When Dr. Findlay first discovers the truth about the enigmatic Lanny, he can hardly believe the story she tells. Despite his reluctance, he’s caught up in her spell as she slowly reveals her magical tale. This isn’t the light and frilly magic that you may expect; the tale Lanny tells is one filled with dark power, submission and pain-fraught love. Though Lanny starts off as an innocent girl living deep in the Maine woods, it’s not long after her arrival in Boston that her whole personality begins to morph into a rather self-centered and cantankerous woman. Though she’s left Jonathan behind, it’s not long before she sets off to find him at the behest of Adair, who wants to use Jonathan for his own unwholesome purposes. Lanny may claim to love Jonathan, but her motives in this strange tale soon begin to become suspect. The secret passed down from Adair and his cronies is one that will change and destroy lives, and though Lanny has some indecisive moments, she proves herself to be almost as ruthless as Adiar and the others.

This book was adept in its story, and many different and surprising plot points were expertly marshaled and displayed in a perfect amalgam of suspense, mystery and the supernatural. It was the kind of book that surprises you with its unexpected twists and turns, and it seemed that Katsu always had something up her sleeve to further entrench her readers. If I had to compare it to anything, I’d say it was a lot like the first book of Anne Rice’s Vampire Chronicles, but it didn’t deal with vampires and it was much more stylized. For a book of four hundred plus pages, I ripped through it, trying to discover the secrets and nuances of Lanny and her terrible band of acquaintances. The Taker was rife with magic and elegance, betrayal and lust, and in it I found a heroine that defied any label that I could hang upon her. It was a bewitching tale that took several seemingly disparate elements and concocted them into a story of terrible darkness and unyielding hunger.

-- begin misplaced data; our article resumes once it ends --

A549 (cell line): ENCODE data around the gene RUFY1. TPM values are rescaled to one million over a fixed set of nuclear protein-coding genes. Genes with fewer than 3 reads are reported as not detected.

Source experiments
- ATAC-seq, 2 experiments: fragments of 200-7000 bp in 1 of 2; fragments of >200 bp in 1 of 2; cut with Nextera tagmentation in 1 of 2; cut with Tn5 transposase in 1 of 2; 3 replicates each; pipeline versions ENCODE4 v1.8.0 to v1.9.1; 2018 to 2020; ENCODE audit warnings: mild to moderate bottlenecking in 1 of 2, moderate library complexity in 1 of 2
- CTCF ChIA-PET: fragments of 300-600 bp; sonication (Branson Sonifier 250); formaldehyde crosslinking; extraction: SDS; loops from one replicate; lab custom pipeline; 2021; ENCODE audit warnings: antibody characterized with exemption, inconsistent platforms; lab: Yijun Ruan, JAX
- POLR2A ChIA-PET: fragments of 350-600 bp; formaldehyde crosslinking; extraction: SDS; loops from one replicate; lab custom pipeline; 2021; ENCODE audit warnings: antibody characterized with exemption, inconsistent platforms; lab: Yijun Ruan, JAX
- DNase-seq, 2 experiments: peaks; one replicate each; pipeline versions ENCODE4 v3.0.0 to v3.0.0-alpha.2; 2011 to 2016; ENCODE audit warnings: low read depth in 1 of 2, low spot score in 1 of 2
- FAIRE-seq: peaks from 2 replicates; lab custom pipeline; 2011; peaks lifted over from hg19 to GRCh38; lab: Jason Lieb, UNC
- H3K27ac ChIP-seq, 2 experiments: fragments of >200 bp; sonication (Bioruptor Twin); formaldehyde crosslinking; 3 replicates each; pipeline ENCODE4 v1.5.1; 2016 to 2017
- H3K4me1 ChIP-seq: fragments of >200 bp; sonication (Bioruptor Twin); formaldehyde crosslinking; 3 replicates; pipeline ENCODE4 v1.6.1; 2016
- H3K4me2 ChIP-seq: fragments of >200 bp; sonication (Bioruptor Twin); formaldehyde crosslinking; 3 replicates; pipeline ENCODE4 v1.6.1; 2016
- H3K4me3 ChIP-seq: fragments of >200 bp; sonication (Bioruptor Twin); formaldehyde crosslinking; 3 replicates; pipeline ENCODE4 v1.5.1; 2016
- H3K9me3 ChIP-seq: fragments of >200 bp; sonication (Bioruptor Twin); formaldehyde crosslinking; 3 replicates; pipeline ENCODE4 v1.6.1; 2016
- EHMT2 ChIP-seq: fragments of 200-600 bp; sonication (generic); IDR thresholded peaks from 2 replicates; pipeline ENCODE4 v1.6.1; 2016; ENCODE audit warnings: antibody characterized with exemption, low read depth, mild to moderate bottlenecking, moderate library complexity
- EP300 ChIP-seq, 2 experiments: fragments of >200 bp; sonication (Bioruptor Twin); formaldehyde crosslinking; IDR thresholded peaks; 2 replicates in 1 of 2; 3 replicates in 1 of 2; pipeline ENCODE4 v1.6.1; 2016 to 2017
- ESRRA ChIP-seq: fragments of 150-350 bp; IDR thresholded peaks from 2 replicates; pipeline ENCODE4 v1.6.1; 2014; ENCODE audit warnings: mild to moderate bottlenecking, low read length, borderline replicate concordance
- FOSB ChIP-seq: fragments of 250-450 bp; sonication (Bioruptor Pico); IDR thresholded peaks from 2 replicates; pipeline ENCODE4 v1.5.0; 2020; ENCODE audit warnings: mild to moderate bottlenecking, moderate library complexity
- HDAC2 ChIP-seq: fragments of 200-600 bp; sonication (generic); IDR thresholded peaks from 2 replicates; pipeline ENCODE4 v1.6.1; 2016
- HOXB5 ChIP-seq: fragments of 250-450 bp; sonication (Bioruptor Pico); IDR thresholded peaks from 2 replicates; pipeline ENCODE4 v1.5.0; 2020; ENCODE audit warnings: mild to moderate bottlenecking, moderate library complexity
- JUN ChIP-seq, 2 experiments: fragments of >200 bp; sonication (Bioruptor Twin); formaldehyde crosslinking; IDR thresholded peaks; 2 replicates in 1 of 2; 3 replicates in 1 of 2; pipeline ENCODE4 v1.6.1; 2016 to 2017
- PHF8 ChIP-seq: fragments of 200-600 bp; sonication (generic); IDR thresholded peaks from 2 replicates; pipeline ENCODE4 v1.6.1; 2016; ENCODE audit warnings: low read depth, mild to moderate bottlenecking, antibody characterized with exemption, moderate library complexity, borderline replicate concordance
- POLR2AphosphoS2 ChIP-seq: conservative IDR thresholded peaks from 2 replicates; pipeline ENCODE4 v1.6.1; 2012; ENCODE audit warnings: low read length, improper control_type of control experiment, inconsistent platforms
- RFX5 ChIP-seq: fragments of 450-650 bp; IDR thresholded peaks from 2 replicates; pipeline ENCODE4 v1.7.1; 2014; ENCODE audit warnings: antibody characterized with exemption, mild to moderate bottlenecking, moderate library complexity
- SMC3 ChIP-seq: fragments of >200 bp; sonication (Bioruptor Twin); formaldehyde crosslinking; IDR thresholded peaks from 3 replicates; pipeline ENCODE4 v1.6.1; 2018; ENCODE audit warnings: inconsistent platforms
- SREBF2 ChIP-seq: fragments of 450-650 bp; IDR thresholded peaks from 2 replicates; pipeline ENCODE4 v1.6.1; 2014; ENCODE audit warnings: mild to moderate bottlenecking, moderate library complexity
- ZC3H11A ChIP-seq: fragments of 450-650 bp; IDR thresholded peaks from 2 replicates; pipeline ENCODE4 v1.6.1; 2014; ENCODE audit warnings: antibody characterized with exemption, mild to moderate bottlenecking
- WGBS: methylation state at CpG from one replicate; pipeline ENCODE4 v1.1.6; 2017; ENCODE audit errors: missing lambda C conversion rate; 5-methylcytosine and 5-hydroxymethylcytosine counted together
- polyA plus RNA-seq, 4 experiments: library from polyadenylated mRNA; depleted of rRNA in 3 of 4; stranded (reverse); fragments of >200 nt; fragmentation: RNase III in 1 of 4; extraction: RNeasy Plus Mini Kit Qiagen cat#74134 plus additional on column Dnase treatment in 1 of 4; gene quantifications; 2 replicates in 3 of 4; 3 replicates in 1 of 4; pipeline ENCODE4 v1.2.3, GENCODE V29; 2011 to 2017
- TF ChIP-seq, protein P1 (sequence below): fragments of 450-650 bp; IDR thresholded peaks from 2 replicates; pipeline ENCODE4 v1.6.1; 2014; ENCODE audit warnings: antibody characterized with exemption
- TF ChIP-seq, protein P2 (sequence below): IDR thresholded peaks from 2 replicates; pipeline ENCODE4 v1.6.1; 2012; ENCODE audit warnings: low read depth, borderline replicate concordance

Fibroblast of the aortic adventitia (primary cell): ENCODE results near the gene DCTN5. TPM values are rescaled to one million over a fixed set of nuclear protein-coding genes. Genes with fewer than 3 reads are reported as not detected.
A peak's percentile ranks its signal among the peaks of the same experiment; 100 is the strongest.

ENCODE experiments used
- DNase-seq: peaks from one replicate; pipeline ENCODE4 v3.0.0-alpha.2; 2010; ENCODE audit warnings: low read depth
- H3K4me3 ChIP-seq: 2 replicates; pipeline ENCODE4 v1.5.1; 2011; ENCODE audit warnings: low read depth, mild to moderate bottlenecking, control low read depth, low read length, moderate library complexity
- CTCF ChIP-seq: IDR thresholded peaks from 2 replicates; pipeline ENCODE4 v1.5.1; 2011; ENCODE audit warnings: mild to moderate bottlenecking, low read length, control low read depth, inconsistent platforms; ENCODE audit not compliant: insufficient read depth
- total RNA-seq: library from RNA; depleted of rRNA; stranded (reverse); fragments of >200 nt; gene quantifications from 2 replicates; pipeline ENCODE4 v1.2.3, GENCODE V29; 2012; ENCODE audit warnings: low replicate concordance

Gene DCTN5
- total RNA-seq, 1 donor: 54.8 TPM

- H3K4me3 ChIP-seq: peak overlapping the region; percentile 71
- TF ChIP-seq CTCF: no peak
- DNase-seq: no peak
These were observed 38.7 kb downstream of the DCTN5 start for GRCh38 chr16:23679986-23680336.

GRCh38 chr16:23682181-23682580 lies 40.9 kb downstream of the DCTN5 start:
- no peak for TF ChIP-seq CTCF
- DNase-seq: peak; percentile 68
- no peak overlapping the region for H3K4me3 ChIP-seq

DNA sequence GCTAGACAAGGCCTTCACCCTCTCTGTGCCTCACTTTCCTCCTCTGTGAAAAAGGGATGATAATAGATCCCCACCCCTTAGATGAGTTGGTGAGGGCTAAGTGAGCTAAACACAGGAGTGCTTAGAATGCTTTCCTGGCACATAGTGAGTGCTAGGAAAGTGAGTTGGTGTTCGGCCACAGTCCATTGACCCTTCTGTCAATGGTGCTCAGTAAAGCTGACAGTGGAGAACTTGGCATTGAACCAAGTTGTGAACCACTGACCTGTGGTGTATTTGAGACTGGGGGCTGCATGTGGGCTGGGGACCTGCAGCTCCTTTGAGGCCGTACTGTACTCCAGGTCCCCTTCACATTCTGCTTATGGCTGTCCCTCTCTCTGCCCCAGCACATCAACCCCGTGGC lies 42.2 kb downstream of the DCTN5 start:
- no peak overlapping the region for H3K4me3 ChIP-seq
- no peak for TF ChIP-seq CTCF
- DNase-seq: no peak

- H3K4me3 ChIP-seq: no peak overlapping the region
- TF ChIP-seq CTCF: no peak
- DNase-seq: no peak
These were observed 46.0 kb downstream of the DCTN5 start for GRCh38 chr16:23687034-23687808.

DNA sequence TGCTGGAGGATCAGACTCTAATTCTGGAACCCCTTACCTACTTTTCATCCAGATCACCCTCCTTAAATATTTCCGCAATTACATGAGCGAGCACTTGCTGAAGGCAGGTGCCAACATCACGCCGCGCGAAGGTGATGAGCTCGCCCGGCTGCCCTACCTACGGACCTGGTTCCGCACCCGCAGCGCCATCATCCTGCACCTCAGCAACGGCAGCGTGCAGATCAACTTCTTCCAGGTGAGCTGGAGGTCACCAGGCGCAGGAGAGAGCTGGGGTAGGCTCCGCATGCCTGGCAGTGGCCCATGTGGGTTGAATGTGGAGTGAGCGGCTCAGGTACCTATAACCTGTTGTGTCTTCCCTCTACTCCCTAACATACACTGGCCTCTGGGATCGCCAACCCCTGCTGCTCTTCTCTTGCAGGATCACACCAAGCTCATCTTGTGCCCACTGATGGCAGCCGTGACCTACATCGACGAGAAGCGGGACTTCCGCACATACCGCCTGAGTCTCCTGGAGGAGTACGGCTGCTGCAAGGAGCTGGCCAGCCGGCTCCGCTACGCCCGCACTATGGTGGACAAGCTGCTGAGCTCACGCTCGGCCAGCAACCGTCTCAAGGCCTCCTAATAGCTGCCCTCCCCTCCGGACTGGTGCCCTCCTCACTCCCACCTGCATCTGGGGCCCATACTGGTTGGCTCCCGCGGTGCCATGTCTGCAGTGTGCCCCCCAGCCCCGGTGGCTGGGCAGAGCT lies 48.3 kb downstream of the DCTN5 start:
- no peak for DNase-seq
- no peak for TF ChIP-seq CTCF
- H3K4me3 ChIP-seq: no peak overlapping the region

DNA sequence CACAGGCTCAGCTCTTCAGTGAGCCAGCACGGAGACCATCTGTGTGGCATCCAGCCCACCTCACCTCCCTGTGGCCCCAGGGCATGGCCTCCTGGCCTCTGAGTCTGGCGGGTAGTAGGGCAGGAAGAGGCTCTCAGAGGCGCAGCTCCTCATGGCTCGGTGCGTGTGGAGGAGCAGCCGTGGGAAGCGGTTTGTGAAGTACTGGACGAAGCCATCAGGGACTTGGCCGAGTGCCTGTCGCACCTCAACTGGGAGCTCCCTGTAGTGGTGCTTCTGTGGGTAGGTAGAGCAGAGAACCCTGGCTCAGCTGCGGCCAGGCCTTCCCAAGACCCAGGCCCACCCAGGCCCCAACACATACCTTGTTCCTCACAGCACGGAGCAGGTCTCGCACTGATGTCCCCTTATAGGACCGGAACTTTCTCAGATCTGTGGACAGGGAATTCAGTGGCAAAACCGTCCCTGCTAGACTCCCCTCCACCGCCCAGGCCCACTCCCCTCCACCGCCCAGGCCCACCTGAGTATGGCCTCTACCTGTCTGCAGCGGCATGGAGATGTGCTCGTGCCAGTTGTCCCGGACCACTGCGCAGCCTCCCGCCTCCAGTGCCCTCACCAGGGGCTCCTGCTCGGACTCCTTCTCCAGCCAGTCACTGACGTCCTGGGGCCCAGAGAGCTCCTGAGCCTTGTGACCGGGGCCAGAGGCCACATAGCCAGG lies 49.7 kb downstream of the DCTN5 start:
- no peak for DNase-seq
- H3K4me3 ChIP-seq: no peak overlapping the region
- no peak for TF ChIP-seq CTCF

The only niggle I had with this book was that the ending felt a little slapdash. Everything was moving right along nicely, and then Bam! The End. I felt the ending had been too orchestrated and all the foundations had been laid very early on, leading to an ending that lacked suspense and mystery. It was rather disappointing because the book could have gone in one of several other directions, and it was almost as if Katsu had hinted at them and then left them cold. I was surprised the book ended so abruptly and on such a cool note, because as a reader, I could see many directions that could have been utilized for better effectiveness. When I learned this book was the first of a trilogy, the ending began to make more sense and became less troubling and more satisfying.

While I had some trouble with the conclusion, the rest of the book was simply fascinating and dealt with an area of the paranormal that I found to be unique and provocative. The story flowed with a generous amount of detail and character description, and I was constantly guessing at what would happen next. If you’re a reader who enjoys well constructed and intriguing paranormals, or historical fiction, this might be the book for you. But of you’re the type that gets hung up on the perfect ending, I would regrettably have to tell you to steer clear of this one. A very interesting and thought provoking read.